abstract = "Objectives: To explore similarities and differences in policy content and the political context of the three main English government reports on health inequalities: the Black Report (1980), the Acheson Enquiry (1998), and the Marmot Review (2010). Methods: Thematic policy and context analysis of the Black Report (1980), the Acheson Enquiry (1998), and the Marmot Review (2010) in terms of: (i) underpinning theoretical principles; (ii) policy recommendations; (iii) the political contexts in which each was released; and (iv) their actual or potential influence on research and policy. Results: There were great similarities and very few differences in terms of both the theoretical principles guiding the recommendations of these reports and the focus of the recommendations themselves. However, there were clear differences in terms of the political contexts of each report, as well as their subsequent impacts on research and policy. Conclusion: The paper calls into question the progress of health inequalities research, the use of evidence and of the links between research, politics and policy.",
keywords = "health policy, health risk, policy implementation, public health, research work, evidence based practice, health disparity, health services research",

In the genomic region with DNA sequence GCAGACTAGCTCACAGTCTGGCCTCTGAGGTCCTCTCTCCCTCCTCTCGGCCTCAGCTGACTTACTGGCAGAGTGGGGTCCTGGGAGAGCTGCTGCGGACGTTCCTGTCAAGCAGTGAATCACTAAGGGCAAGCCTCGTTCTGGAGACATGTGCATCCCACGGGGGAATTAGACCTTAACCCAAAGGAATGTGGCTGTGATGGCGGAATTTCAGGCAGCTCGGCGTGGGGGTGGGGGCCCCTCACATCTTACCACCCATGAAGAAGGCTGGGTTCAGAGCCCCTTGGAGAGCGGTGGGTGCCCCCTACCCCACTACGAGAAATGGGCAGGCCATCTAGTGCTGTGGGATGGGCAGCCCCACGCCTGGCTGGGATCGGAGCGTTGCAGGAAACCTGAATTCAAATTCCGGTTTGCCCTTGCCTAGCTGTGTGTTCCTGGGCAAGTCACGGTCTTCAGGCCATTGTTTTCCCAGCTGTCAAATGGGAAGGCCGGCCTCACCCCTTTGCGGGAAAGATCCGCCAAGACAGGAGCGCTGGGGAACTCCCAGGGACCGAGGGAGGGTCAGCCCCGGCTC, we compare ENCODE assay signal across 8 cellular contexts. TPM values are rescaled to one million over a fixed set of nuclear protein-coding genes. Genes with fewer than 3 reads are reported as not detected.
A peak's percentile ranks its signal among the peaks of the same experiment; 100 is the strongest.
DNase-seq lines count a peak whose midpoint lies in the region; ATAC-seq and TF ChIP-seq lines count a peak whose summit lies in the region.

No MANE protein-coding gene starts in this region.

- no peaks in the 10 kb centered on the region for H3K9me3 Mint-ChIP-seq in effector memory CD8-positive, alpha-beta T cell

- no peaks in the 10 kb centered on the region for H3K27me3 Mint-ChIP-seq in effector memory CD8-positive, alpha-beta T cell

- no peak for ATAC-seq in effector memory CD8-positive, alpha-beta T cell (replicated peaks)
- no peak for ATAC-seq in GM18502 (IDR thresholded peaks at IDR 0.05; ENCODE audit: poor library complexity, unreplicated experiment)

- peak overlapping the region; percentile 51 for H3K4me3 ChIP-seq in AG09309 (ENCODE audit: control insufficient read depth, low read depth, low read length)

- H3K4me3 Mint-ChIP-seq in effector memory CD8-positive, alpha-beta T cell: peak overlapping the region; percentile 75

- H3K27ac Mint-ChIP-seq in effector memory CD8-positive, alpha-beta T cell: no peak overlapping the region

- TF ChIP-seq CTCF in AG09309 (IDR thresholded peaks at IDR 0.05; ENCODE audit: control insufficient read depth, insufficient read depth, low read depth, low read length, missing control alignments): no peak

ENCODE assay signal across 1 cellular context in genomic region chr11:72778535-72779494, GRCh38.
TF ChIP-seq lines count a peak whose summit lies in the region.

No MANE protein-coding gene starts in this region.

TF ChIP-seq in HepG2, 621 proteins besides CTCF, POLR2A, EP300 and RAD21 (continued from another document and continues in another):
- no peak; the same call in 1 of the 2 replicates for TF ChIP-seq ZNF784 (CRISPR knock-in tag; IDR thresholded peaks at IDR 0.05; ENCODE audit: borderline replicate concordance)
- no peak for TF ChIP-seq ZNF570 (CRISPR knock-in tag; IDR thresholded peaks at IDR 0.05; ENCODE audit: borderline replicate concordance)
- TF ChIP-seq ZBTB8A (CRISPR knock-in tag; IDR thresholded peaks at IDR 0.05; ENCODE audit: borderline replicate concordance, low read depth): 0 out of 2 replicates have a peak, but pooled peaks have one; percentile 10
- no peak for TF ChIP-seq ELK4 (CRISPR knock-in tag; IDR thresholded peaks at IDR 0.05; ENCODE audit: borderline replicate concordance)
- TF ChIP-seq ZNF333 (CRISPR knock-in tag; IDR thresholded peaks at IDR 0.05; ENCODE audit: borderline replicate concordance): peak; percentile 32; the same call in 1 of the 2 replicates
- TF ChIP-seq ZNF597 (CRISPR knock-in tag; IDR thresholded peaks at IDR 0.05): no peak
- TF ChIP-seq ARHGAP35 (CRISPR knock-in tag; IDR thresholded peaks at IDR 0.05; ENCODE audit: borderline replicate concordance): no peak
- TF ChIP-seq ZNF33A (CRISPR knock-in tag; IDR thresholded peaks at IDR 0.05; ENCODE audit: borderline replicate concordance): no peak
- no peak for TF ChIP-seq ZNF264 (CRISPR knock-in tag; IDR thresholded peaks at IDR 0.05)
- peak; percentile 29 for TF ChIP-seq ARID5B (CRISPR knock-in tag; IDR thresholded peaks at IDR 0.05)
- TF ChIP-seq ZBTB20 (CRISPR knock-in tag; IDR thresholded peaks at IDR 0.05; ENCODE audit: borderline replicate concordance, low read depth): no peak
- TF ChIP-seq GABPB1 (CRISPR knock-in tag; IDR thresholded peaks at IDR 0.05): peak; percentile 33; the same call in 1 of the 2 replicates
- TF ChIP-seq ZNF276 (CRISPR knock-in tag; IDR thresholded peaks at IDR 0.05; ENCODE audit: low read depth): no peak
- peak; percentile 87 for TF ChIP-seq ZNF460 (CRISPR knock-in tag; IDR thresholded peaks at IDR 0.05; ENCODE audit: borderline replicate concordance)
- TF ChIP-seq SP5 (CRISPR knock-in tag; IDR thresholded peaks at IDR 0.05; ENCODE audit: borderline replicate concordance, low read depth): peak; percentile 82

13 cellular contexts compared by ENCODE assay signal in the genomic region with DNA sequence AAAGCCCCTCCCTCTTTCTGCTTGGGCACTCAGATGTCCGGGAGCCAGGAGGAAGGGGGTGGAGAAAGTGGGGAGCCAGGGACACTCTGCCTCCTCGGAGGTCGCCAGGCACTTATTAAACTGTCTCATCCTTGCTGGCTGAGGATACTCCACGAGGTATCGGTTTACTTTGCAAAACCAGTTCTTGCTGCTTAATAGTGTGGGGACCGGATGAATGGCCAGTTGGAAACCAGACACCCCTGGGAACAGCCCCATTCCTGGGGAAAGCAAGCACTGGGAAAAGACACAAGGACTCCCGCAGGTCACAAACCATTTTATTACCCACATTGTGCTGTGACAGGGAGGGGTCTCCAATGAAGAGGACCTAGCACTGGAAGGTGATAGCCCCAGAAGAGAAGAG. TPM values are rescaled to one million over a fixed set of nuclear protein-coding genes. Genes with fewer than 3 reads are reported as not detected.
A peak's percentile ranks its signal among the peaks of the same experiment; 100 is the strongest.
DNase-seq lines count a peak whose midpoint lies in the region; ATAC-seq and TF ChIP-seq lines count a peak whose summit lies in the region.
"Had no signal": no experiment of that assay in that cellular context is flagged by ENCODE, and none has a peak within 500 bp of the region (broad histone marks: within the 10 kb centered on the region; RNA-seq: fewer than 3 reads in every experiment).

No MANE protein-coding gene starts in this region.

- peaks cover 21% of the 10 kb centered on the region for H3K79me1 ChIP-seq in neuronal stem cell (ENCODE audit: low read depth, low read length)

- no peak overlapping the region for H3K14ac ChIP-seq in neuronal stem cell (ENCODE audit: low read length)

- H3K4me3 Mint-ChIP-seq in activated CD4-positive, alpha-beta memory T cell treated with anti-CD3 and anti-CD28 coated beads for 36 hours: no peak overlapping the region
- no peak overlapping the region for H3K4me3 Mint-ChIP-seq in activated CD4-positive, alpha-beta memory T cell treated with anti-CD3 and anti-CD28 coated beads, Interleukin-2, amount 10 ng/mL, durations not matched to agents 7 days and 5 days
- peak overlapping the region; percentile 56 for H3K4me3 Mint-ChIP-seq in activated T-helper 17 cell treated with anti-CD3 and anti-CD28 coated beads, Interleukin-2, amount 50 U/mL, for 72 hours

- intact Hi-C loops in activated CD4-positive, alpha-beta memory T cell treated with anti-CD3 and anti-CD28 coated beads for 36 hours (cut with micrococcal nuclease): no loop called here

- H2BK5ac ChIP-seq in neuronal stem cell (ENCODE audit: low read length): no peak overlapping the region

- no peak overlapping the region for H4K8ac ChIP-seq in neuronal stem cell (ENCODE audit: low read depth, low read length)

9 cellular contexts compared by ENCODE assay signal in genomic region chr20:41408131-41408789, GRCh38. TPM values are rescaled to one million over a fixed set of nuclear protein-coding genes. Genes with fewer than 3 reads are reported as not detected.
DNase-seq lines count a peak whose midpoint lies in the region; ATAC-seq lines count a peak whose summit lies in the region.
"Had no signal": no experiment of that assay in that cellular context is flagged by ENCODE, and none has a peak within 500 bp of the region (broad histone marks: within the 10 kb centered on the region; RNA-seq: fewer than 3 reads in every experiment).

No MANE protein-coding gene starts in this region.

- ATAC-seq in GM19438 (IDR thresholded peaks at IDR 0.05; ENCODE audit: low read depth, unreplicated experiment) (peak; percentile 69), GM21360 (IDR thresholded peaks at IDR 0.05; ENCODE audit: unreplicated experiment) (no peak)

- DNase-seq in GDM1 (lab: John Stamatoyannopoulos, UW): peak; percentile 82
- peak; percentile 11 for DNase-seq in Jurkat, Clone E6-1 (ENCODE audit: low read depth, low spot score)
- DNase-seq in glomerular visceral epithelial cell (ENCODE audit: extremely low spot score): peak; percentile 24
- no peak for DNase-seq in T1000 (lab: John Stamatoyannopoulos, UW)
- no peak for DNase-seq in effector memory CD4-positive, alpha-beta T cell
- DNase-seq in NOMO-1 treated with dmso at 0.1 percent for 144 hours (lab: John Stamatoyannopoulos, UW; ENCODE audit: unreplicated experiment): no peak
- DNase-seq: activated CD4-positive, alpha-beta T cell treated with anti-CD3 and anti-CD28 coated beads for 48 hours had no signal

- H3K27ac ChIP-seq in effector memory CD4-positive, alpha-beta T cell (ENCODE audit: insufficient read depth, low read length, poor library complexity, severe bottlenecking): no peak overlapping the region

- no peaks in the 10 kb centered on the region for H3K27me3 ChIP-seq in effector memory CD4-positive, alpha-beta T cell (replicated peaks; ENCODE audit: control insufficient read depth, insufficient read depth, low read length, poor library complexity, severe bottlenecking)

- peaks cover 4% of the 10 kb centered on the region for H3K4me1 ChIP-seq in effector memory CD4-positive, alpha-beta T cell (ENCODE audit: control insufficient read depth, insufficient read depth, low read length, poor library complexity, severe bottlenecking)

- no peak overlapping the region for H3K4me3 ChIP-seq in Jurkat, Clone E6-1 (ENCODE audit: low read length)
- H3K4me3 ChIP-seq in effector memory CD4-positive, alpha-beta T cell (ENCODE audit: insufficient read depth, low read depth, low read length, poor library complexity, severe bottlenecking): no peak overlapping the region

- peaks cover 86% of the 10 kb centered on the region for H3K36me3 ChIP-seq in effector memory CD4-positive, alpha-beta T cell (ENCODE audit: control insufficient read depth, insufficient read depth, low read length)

author = "C. Bambra and Smith, {K. E.} and K. Garthwaite and K.E. Joyce and Hunter, {D. J.}",
year = "2010",
month = "11",
day = "4",
doi = "10.1136/jech.2010.111195",
language = "English",
volume = "65",
pages = "399--406",
journal = "Journal of Epidemiology and Community Health",
issn = "0143-005X",
number = "5",

}

A labour of Sisyphus? Public policy and health inequalities research from the Black and Acheson reports to the Marmot Review. / Bambra, C.; Smith, K. E.; Garthwaite, K.; Joyce, K.E.; Hunter, D. J. .

In: Journal of Epidemiology and Community Health, Vol. 65, No. 5, 04.11.2010, p. 399-406.

Research output: Contribution to journalArticle

TY - JOUR

T1 - A labour of Sisyphus? Public policy and health inequalities research from the Black and Acheson reports to the Marmot Review

AU - Bambra, C.

AU - Smith, K. E.

AU - Garthwaite, K.

AU - Joyce, K.E.

AU - Hunter, D. J.

PY - 2010/11/4

Y1 - 2010/11/4